Will proxy-arp fix this incorrectly subnetted network?

Discussion in 'Cisco' started by Chris, May 22, 2006.

  1. The remote router doesn't have routes for 172.16.10.0/24 or
    172.16.11.0/24, and it doesn't have a default route. How do you expect
    it to know how to send the return traffic to these addresses without a
    route pointing back to the local router?

    If the local router is the hub of your network, you should probably just
    set the remote router's default route to point to it.
     
    Barry Margolin, Jun 16, 2006
    #21
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  2. Chris

    Chris Guest

    Hi Barry,

    I actually realized that about 5 minutes after I posted it. So, I feel
    quite sheepish now! I just wanted to thank you again (and other other
    respondents in this thread) for all the help you've given. It's been
    invaluable!

    The local router in question isn't at the hub of our network, and in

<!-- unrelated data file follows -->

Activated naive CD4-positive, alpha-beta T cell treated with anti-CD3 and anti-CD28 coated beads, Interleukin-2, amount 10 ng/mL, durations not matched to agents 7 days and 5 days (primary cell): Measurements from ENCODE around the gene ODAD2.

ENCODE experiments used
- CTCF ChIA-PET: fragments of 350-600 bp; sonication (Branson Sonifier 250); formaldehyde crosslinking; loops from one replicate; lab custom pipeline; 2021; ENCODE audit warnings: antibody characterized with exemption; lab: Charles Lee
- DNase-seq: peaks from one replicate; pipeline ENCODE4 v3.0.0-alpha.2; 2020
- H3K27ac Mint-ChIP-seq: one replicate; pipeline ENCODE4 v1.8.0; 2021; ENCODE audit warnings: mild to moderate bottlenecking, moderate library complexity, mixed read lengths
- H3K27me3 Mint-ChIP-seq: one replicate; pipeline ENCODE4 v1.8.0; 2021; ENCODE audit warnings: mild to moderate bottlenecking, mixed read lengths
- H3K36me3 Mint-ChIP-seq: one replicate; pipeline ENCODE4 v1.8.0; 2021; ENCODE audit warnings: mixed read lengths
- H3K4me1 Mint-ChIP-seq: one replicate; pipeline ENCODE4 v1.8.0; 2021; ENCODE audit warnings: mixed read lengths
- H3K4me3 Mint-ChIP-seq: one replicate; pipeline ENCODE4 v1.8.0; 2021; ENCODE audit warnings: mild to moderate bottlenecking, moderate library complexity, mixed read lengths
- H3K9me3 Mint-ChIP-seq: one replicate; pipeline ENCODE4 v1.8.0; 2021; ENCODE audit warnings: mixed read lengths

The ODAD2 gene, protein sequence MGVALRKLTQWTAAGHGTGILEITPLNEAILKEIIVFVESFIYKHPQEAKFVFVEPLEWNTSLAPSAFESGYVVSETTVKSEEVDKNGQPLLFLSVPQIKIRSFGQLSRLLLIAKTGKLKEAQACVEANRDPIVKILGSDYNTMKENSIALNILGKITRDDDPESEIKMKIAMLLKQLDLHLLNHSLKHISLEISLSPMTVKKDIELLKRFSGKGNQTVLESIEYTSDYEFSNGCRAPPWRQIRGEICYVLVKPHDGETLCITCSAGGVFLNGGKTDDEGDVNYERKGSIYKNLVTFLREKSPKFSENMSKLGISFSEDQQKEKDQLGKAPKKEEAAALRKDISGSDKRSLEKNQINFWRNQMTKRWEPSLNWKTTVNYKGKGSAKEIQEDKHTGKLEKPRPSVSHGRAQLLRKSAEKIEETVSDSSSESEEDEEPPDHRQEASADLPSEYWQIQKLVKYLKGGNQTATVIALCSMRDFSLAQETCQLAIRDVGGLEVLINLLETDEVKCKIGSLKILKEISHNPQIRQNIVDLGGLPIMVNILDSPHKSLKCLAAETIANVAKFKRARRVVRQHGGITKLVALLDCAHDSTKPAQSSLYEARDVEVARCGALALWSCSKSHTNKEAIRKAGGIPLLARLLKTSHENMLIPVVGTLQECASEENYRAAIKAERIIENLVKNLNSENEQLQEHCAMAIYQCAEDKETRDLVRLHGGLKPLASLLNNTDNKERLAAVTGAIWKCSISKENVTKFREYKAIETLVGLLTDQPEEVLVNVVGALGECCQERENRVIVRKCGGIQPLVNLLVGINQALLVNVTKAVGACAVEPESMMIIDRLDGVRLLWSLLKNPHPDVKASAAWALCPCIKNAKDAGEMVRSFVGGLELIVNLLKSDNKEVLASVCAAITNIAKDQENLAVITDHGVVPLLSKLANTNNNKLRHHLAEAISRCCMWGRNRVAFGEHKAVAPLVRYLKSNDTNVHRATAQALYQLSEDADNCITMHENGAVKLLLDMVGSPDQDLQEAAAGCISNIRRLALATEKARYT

fact very little traffic passes across this T1 -- but, it's still
    important for us to have it running.

    I need to educate myself on routing protocols; we have a whole bunch of
    static routes here connecting our main office to remote offices; and
    I'm wondering if there's a more elegant way of doing it. Our setup is
    very hub-and-spoke, though; remote sites don't have the ability to
    connect to each other explicitly -- though most remote sites connect to
    us via VPNs, as opposed to this direct-connect T1; so I guess it's
    possible for them to be able to connect to each other.


    Chris
     
    Chris, Jun 16, 2006
    #22
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  3. Yes, a routing protocol would probably make things easier. For your
    needs, RIP version 2 would probably be perfectly adequate.
     
    Barry Margolin, Jun 17, 2006
    #23
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